AGTS Student Judi Ballweber Comments On Her Experience Studying in Kiev, Ukraine
Intro | Dorm Life | Practicum | Food
| Women's Shelter | Street Kids
Medical Missions Exploration | Why Ukraine?
Several years ago I studied a year of Russian, which definitely helped with communication. English is offered at the Seminary so I sat in on the second level and worked on my Russian
while helping with pronunciation and contextual questions for the English learners.
After learning the Lords Prayer in Russian, I
quickly realized that the Lords Prayer is often prayed in services and group settings in Ukrainian churches. It was amazing how learning this beloved prayer opened up my understanding
of sermon themes in the church services where there was no interpreter. It gave me a greater sense of community as I worshipped with these precious believers in their language. .
Often people asked why I was speaking Russian in Ukraine. The program at ETS is in English and Russian, as both are trade languages in that vast region and ETS is an international school.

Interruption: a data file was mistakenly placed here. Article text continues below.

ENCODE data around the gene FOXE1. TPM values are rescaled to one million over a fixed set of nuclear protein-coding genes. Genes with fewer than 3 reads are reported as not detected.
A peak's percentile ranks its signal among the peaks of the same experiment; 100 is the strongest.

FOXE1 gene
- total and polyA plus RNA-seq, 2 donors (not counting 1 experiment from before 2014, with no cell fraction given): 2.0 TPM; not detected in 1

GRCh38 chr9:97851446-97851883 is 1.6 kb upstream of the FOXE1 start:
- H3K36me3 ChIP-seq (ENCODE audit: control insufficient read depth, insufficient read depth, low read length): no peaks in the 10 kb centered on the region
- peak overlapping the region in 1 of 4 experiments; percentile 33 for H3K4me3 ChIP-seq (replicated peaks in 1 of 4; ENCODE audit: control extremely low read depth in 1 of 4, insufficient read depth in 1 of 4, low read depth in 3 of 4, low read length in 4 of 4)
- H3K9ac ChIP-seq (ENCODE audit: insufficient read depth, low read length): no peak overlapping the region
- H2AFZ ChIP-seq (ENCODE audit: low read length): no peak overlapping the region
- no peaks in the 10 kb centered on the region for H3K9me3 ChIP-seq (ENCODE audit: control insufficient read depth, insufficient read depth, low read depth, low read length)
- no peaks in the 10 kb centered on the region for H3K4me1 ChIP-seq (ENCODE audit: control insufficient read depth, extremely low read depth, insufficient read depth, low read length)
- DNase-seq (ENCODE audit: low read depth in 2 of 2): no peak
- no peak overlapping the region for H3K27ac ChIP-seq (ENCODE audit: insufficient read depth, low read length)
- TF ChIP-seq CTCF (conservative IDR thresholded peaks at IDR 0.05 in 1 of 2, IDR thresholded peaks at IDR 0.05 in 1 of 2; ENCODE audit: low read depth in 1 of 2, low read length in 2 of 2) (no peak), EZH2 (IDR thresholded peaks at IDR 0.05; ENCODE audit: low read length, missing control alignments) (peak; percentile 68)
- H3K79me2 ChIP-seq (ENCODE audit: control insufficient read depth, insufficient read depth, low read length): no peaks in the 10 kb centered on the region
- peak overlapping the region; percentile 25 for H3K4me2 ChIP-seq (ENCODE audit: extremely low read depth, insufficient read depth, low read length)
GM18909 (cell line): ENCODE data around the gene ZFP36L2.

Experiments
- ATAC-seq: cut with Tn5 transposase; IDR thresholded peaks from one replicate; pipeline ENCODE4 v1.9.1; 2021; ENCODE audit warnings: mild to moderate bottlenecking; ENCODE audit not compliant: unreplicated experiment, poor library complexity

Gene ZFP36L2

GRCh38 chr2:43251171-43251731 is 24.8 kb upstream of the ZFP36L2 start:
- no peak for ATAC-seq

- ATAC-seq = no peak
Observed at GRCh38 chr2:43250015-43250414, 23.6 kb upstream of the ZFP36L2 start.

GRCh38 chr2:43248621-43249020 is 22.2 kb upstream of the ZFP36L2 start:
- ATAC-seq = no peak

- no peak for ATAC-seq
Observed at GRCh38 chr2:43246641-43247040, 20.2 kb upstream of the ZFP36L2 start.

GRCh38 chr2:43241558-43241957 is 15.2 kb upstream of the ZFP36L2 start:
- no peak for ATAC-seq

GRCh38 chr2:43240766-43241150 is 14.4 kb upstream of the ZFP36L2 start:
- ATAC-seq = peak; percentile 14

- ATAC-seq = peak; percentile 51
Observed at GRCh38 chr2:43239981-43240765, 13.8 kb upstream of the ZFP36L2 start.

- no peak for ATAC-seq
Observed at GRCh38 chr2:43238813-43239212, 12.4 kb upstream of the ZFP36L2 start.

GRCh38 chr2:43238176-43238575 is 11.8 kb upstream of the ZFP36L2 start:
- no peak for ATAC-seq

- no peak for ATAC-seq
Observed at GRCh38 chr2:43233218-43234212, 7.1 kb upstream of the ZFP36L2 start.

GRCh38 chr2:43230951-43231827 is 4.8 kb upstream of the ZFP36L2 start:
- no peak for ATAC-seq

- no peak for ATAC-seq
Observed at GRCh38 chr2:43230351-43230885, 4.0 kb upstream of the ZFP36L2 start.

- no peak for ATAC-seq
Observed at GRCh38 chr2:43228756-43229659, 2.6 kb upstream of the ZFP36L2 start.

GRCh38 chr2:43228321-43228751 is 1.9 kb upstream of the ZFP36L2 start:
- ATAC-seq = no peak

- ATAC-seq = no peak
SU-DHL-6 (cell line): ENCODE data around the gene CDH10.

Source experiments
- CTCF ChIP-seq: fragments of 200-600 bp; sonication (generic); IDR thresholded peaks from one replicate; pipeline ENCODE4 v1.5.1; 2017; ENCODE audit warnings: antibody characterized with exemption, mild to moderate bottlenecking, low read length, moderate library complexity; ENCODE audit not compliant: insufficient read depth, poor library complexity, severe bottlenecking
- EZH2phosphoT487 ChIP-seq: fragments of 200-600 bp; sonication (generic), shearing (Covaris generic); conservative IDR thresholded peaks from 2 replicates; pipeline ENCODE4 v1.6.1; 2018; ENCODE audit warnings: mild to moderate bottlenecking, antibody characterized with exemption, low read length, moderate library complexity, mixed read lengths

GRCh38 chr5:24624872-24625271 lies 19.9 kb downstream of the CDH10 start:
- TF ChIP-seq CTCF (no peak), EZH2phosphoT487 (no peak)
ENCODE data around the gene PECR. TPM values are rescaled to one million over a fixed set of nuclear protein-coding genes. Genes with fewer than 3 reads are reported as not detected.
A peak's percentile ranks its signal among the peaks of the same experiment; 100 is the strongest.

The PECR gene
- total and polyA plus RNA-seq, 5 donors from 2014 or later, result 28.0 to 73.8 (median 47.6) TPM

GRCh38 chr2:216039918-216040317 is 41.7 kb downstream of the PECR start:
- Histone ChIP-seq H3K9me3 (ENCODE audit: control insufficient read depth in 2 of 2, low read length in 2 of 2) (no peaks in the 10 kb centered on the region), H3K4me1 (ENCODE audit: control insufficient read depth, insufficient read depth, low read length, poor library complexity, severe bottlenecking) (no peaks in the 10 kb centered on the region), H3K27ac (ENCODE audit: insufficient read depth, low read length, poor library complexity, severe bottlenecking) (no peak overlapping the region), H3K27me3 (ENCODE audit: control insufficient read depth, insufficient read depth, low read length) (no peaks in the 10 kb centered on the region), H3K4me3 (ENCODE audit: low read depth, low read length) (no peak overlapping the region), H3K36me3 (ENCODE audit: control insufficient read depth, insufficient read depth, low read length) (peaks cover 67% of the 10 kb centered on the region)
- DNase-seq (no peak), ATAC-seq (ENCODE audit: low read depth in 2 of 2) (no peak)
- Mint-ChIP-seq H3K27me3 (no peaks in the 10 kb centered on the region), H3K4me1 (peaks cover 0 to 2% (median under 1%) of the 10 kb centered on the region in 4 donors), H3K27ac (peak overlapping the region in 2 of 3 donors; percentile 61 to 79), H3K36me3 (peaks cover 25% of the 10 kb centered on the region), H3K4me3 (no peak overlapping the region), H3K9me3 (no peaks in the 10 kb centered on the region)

So, I also started learning some Ukrainian phrases.
I even learned some of the Uzbek language, such as how to count to 5 in Uzbekbirrr, ick, ooch, tort, besch. For my Teaching Methods class, my cohort chose to teach our graduate level
class of international students how to count to five. A couple from Tashkent, Uzbekistan led the cultural transformation process. I was chosen to be the proper Uzbek wife complete
with 20 braids (negotiated down from 100) and wore the proper Uzbek head covering and poured tea for my proper Uzbek (Ukrainian) husband while sitting on the floor in proper
Uzbek style. Shrieks of laughter filled the classroom.
Judi getting a lesson in the proper Uzbek life.
Thursday, August 7, 2003 2:29 PM